BY CHRIS ULIAN
Wellesley High School English teacher David McCullough, Jr.’s You Are Not Special… and Other Encouragements book launches today, April 22. Wellesley High senior Chris Ulian, who hasn’t had McCullough as a teacher but is well aware of his good reputation as an instructor, kindly volunteered to review it for us:
To a cynic, David McCullough, Jr.’s new book might look like little more than an unashamed bid to make money off of whatever fluke of the Internet brought his WHS graduation speech to international attention two years ago. Of course he was going to write a book after that — just like the band behind ‘What Does the Fox Say?’ is writing a book, Mr. McCullough wrote a book.But to open You Are Not Special…and Other Encouragements is to enter a deeply intellectual and thought-out analysis of the forces that shape modern teenage life, both at home and in the classroom. Writing informally, with commas and paragraph-long sentences galore (as well as extensive use of words like “galore”), McCullough delves into everything from athletics, college admissions, and parent-teenager relations to race, grades, and economic status. Throughout, he focuses on the problem of “conspicuous achievement,” a term he uses to refer to resume-oriented “achievement” — the proverbial service trip to Ecuador, the token membership in Key Club.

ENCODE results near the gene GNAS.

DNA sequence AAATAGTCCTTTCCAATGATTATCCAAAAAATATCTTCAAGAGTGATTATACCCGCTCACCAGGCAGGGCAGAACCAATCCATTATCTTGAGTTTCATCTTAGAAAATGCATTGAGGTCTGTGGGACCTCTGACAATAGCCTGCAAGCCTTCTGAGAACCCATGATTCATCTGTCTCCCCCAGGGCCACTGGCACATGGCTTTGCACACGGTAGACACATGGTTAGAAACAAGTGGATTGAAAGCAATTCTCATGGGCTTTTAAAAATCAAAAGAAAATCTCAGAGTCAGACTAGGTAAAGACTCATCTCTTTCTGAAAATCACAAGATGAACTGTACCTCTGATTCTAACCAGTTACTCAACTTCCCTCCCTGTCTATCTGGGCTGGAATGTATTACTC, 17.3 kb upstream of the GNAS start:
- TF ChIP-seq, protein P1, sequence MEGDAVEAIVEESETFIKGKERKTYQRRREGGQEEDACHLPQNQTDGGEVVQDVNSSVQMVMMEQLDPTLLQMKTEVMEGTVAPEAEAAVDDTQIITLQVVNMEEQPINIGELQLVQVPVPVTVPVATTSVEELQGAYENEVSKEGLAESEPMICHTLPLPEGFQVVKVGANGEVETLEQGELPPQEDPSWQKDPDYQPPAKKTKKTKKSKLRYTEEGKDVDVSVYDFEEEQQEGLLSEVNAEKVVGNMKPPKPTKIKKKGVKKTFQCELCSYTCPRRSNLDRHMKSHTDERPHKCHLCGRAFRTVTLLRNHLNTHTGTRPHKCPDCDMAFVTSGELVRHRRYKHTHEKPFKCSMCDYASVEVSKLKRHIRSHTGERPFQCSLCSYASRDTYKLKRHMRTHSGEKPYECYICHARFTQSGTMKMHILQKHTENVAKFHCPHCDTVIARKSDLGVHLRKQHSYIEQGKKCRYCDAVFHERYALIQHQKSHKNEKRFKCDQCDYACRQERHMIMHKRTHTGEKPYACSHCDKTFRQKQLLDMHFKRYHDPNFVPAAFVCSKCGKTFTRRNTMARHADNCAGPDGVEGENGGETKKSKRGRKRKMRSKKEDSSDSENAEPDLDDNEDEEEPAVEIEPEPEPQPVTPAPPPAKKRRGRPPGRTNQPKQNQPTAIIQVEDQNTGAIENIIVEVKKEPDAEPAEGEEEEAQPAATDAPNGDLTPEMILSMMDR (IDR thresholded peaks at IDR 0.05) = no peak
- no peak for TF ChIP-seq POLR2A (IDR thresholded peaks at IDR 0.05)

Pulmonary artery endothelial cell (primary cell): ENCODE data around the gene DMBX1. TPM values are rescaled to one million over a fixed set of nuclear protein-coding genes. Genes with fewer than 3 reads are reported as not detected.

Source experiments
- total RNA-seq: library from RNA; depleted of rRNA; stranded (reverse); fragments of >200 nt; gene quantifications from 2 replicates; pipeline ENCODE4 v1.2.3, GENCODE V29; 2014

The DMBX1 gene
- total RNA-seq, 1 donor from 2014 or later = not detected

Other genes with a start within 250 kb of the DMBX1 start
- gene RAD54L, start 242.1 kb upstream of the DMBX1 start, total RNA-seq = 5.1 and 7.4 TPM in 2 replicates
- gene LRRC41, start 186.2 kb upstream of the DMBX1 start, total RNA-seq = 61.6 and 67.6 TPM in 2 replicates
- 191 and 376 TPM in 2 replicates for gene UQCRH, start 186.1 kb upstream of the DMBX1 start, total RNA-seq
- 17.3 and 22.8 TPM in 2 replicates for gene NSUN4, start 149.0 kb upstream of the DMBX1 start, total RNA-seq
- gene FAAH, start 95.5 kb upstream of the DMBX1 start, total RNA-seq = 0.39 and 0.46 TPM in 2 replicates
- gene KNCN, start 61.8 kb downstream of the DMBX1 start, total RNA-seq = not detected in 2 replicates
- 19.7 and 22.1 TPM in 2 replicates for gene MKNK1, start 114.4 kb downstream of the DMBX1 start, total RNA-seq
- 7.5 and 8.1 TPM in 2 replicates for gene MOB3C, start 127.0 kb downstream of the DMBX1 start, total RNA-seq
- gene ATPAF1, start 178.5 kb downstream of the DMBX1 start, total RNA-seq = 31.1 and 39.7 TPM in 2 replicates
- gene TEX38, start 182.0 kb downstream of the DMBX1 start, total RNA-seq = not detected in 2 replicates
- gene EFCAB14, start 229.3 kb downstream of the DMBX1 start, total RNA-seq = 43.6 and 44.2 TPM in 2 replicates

While McCullough’s tone of dire urgency can seem slightly unnecessary (at times there’s a sense that he might just be nostalgic for a “simpler age”), his ideas are well-supported by anecdotes, near-constant references to works from the high school literary canon (Hamlet, The Great Gatsby, Walden), and the unmistakable authority lent by nearly 30 years of teaching. Unsurprisingly, the book is strongest when McCullough focuses on teachers and classroom dynamics. In all, You Are Not Special is a wide-ranging commentary on the way children grow up today. It is a work that ought to hold special relevance in the Wellesley community — here we have unadulterated input from a man who knows our schools and kids better than almost anyone else. Even if you didn’t agree with McCullough’s speech, this is essential reading.
RELATED: Newsweek reviews the book